The world’s biggest problems are the world’s biggest business opportunities.- Peter Diamandis
Peter Diamandis and his Singularity University have a unique look on the World. He believes that the bigger the problem the bigger the business opportunity for the person who can create a scalable solution.
What scale solution?
Diamandis and S.U. are only focussing on problems that affect more than a billion people worldwide. If you can solve a problem that affects a billion people and you can bring that solution to at least a billion people inside of ten years, you’d have a company that would excite Diamandis and his team at Singularity University.
That’s the framework and lens we’ll be using to assess Food-Security and whether it meets the standards that would make it one of the biggest investment opportunities of this century.
The first qualification that we have to meet lies in understanding how many people feel food insecure. If enough people are food insecure, and we can find solutions that would help at least a billion of them, then we have a potentially exciting opportunity. The second will be can we bring these solutions to light within the next ten years? If we can say yes to both, then we can conclude that investments in Food-Security have the potential to be some of the biggest investment opportunities of this century.
So what does Food (In)Security look like world wide?
The United Nations Food and Agriculture Organization estimates that about 795 million people of the 7.3 billion people in the world, or one in nine, were suffering from chronic undernourishment in 2014-2016. Almost all the hungry people, 780 million, live in developing countries, representing 12.9 percent, or one in eight, of the population of developing countries. Right off the bat, just looking at hunger alone we almost hit our billion person mark.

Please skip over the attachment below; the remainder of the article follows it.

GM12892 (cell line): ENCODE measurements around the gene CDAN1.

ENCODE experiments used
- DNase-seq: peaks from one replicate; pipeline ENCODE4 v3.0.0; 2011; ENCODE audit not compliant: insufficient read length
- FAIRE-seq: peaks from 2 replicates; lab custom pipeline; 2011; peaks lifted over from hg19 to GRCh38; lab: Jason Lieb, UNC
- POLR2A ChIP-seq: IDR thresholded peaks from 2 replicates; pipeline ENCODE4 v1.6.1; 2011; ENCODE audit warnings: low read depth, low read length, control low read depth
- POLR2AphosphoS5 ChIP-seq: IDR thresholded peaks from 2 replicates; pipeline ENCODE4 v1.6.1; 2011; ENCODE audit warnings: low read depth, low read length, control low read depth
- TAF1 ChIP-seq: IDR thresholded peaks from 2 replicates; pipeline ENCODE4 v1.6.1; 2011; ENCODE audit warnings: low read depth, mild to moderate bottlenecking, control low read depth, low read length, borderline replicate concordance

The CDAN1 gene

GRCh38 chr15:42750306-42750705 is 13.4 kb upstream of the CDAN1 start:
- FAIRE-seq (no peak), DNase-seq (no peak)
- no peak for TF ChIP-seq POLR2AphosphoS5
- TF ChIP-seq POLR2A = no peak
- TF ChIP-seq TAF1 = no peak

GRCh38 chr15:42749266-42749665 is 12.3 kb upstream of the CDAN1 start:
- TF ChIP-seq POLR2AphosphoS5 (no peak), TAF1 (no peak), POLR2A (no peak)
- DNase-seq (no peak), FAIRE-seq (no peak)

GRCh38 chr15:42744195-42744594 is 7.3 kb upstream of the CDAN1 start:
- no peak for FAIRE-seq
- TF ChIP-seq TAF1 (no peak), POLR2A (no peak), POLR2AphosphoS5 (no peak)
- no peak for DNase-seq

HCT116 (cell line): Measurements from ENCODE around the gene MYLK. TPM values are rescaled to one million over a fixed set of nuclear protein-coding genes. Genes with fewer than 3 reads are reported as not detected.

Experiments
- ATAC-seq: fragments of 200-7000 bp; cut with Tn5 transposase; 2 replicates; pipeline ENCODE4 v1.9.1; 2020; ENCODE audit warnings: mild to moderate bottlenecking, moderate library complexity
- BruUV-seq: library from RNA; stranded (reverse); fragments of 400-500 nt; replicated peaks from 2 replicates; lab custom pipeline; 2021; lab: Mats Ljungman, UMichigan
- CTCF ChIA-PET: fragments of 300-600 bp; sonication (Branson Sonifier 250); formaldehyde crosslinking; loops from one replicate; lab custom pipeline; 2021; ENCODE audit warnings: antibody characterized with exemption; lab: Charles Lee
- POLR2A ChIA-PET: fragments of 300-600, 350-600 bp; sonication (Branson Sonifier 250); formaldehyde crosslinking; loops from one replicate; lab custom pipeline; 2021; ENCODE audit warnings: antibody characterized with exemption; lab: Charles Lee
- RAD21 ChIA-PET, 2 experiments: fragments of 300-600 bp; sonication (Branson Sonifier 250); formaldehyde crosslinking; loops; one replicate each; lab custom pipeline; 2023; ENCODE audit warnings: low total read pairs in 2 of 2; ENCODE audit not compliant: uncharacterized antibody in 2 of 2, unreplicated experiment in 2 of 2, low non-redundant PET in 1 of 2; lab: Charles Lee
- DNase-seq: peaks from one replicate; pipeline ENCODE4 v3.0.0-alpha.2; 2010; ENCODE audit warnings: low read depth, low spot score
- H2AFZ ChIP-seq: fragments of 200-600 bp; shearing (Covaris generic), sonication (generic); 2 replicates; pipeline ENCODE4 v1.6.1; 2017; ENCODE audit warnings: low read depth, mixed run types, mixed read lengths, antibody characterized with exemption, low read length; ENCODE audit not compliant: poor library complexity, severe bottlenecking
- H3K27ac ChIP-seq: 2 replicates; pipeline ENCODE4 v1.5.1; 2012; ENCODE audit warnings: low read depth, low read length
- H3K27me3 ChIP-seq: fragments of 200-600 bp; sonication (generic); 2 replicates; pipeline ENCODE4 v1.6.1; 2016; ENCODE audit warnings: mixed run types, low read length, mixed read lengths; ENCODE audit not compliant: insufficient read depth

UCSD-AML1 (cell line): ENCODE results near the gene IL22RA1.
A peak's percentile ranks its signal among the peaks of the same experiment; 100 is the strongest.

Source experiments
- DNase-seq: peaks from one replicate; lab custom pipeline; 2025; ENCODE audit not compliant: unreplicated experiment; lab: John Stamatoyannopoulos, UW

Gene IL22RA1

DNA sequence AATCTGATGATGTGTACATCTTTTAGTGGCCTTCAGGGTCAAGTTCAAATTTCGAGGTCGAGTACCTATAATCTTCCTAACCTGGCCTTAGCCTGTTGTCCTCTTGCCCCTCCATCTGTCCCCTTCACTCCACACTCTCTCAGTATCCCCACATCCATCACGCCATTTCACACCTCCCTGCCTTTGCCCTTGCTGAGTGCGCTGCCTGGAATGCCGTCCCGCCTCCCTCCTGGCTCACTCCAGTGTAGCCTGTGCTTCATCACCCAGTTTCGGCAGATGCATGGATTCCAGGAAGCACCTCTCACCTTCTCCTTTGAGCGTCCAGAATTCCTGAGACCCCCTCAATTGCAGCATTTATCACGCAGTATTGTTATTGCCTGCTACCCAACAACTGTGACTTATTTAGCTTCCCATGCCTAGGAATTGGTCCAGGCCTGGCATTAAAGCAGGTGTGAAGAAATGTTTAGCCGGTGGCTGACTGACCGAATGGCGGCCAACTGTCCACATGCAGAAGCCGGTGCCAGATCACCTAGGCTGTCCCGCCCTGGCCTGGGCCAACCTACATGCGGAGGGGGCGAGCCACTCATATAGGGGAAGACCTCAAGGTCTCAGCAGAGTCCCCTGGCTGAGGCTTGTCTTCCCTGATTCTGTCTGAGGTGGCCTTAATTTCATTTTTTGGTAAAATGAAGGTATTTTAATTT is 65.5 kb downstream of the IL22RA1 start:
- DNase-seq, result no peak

In addition to the approximately 800 million currently experiencing food insecurity at an extreme level, there are millions and millions more around the world that may currently not qualify as being undernourished but still see Food-Insecurity on a daily basis.
The FAO defines four dimensions of food security, all of which must be fulfilled simultaneously, for food security to exist. The four dimensions are: 1) physical availability of food, 2) economic and physical access to food, 3) food utilization, and 4) the stability of those other dimensions over time.
The first dimension, physical availability of food, is one that upon a little bit of investigation, we’ll see there is the potential for a lot more people to be affected by this in the coming years. One of the biggest concerns with future food security is that a lot of places that are currently food secure will find themselves very insecure in the coming decades if no action is taken. A big cause of this is access and availability of both fresh water and fertile soil.
Let’s first take a look at the water situation. Although more than 70% of the world is covered in water, only 2.5% of that water is actually fresh water we can use to grow food. Of that 2.5%, nearly 70% of that is trapped in Greenland and Antartica as frozen ice. And when it melts thanks to rising temperatures caused by global warming it melts into the salt water ocean meaning it is essentially useless. These melts also lead to rising Oceans which will affect more sources of water like groundwater sources currently at or near sea level.